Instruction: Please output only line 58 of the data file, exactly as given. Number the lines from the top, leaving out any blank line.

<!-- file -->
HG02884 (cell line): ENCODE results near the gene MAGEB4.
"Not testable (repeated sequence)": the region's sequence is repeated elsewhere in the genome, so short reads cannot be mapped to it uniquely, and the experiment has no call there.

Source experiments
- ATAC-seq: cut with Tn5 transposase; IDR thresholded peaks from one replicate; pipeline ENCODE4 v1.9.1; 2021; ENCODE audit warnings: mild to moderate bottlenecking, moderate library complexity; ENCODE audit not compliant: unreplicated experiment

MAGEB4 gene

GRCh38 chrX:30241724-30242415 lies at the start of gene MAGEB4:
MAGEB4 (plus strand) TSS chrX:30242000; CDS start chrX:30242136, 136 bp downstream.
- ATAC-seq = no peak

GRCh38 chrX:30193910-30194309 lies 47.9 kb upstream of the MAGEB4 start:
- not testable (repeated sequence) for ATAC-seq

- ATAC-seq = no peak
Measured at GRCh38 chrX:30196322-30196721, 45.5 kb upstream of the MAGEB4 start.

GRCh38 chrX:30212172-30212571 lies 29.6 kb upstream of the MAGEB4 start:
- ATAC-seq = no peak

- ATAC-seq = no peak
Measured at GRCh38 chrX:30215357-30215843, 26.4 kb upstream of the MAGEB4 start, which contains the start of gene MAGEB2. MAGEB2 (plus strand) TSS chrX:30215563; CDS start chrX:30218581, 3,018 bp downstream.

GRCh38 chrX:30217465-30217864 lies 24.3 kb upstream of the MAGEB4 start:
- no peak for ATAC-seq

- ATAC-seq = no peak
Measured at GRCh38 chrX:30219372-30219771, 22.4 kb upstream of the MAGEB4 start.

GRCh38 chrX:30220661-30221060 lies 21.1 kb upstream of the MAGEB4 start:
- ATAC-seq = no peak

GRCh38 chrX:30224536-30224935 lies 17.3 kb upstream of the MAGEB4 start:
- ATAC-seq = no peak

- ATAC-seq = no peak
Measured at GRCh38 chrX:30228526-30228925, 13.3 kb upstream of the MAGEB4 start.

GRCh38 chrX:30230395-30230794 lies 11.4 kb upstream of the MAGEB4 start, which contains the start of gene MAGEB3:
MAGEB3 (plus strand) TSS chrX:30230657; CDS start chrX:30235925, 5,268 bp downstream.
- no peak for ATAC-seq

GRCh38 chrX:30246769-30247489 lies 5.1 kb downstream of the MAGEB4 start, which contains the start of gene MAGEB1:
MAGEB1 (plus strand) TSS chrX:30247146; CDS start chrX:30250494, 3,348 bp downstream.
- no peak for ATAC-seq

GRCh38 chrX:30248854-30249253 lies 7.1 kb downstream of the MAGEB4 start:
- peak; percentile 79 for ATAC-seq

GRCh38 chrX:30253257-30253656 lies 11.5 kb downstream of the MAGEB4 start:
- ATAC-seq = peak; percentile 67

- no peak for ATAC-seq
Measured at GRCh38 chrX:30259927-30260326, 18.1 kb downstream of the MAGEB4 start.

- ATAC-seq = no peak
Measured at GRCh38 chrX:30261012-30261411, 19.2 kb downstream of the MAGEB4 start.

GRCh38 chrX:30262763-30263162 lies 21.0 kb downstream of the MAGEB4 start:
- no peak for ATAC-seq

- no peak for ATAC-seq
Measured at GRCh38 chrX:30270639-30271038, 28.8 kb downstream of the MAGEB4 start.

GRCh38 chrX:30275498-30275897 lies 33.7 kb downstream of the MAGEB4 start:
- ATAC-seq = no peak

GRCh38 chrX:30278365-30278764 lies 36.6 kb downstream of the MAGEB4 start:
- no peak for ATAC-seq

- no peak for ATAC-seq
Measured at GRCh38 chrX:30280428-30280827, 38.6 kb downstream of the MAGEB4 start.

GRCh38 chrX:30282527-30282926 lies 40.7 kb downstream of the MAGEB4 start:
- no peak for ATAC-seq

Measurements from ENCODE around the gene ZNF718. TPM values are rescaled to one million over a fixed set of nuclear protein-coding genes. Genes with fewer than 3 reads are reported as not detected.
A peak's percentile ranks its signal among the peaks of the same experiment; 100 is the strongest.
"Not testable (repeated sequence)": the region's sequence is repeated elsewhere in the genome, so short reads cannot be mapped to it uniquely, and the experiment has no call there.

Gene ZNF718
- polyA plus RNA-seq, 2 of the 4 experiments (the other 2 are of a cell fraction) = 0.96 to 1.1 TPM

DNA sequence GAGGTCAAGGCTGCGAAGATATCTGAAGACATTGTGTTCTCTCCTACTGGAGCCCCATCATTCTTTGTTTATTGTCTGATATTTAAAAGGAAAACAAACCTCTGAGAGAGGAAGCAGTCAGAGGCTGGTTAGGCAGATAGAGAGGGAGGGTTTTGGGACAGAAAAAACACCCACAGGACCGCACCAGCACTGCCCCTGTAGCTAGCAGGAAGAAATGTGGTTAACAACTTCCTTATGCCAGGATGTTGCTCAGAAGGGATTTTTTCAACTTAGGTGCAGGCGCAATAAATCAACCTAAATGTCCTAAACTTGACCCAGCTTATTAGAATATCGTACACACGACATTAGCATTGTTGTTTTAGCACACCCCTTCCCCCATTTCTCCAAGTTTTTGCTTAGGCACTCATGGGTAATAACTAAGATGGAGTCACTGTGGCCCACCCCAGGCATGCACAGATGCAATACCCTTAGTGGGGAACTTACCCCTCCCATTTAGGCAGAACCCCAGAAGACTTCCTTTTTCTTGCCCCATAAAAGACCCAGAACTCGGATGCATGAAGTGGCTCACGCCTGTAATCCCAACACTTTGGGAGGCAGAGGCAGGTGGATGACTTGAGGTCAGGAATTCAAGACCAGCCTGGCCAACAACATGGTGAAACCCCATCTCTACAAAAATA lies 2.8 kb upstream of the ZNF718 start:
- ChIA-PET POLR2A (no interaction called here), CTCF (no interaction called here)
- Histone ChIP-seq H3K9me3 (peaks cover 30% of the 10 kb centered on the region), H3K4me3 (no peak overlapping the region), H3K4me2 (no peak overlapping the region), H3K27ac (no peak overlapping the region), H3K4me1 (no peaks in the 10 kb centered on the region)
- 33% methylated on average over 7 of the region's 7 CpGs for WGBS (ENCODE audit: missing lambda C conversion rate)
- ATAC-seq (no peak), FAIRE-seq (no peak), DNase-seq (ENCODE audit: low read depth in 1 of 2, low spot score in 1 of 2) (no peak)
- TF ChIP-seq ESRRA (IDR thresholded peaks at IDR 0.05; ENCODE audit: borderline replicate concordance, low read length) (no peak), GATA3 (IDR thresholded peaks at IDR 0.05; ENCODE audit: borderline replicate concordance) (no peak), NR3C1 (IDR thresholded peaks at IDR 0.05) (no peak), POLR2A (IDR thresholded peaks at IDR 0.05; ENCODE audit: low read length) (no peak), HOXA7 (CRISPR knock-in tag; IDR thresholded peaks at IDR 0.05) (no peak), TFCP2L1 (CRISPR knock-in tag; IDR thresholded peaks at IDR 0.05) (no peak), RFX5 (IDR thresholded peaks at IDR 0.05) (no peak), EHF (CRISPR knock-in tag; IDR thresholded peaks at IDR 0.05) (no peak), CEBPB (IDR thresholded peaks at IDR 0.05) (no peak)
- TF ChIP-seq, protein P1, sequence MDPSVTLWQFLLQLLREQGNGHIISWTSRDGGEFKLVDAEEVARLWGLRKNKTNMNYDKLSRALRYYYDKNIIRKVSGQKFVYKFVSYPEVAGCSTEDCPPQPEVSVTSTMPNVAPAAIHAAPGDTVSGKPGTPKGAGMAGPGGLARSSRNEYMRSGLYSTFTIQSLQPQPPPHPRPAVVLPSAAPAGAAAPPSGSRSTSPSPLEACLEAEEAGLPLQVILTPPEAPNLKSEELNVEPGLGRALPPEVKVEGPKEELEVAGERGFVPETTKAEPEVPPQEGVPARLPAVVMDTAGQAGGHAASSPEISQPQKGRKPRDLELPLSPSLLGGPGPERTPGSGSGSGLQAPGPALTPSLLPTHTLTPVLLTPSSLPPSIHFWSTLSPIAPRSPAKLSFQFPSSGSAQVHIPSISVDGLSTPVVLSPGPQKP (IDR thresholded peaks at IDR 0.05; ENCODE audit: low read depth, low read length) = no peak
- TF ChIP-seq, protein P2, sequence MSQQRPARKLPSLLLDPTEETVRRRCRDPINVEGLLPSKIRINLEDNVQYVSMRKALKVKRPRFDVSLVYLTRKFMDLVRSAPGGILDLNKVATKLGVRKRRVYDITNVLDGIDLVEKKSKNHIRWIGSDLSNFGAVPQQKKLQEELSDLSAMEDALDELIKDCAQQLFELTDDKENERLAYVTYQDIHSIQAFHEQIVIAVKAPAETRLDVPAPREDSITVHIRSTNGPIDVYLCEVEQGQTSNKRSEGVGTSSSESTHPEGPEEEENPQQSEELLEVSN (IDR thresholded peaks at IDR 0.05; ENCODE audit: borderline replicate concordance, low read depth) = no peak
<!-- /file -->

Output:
DNA sequence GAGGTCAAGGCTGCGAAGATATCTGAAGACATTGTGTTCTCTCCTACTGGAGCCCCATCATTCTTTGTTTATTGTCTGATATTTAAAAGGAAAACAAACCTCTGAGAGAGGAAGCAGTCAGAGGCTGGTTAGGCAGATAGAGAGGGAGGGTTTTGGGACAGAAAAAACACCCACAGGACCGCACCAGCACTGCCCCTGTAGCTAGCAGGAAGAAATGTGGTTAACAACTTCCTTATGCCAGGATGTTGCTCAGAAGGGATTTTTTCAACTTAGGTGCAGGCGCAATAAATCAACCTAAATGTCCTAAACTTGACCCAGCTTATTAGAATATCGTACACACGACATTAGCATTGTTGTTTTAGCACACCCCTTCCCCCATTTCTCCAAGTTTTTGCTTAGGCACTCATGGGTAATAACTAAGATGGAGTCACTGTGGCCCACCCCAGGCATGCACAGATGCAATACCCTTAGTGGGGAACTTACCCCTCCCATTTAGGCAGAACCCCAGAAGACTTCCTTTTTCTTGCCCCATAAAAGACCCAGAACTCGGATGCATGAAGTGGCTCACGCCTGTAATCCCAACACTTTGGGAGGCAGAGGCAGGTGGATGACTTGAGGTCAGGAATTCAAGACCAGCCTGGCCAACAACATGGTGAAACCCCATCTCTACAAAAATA lies 2.8 kb upstream of the ZNF718 start: